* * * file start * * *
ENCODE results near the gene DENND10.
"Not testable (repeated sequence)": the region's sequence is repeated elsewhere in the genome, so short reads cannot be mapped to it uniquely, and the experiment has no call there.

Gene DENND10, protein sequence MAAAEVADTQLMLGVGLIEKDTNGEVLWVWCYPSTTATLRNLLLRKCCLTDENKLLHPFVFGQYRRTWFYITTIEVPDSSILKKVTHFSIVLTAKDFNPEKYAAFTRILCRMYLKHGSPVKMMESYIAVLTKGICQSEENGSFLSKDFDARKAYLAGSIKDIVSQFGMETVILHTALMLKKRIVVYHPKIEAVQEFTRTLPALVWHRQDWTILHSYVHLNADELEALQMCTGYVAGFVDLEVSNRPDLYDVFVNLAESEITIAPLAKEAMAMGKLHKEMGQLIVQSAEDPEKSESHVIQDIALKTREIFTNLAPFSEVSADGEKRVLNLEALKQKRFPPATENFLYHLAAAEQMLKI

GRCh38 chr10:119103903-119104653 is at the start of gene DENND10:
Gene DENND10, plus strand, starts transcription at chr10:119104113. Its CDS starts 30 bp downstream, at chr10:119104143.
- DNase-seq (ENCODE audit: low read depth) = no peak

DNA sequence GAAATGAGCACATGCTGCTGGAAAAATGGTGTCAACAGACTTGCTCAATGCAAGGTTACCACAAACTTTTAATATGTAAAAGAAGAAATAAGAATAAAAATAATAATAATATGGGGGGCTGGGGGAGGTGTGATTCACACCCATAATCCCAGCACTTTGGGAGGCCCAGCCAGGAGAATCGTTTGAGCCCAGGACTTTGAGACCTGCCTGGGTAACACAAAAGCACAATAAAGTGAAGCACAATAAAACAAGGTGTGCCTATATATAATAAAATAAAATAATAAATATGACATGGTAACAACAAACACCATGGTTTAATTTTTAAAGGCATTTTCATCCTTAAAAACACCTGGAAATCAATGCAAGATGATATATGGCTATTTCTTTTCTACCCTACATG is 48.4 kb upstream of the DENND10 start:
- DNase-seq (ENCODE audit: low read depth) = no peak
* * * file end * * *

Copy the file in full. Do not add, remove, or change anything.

ENCODE results near the gene DENND10.
"Not testable (repeated sequence)": the region's sequence is repeated elsewhere in the genome, so short reads cannot be mapped to it uniquely, and the experiment has no call there.

Gene DENND10, protein sequence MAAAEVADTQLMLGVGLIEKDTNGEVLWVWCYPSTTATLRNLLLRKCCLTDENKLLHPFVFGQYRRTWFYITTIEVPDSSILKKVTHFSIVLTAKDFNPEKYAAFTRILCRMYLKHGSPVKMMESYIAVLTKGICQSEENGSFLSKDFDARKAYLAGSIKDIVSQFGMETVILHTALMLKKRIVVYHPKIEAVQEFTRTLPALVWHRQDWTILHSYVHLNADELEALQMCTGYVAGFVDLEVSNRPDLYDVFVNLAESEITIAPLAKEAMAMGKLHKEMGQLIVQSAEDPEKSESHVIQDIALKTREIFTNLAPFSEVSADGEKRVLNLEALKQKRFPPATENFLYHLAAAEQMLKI

GRCh38 chr10:119103903-119104653 is at the start of gene DENND10:
Gene DENND10, plus strand, starts transcription at chr10:119104113. Its CDS starts 30 bp downstream, at chr10:119104143.
- DNase-seq (ENCODE audit: low read depth) = no peak

DNA sequence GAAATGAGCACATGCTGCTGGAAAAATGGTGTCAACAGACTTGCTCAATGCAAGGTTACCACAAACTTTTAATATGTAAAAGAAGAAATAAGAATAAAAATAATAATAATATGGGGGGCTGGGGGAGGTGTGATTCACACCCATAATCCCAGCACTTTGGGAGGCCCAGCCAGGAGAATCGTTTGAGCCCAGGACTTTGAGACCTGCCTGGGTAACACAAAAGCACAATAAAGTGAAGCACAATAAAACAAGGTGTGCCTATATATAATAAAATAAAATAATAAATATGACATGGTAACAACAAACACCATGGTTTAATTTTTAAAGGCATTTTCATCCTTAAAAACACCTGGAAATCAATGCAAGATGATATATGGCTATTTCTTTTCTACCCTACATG is 48.4 kb upstream of the DENND10 start:
- DNase-seq (ENCODE audit: low read depth) = no peak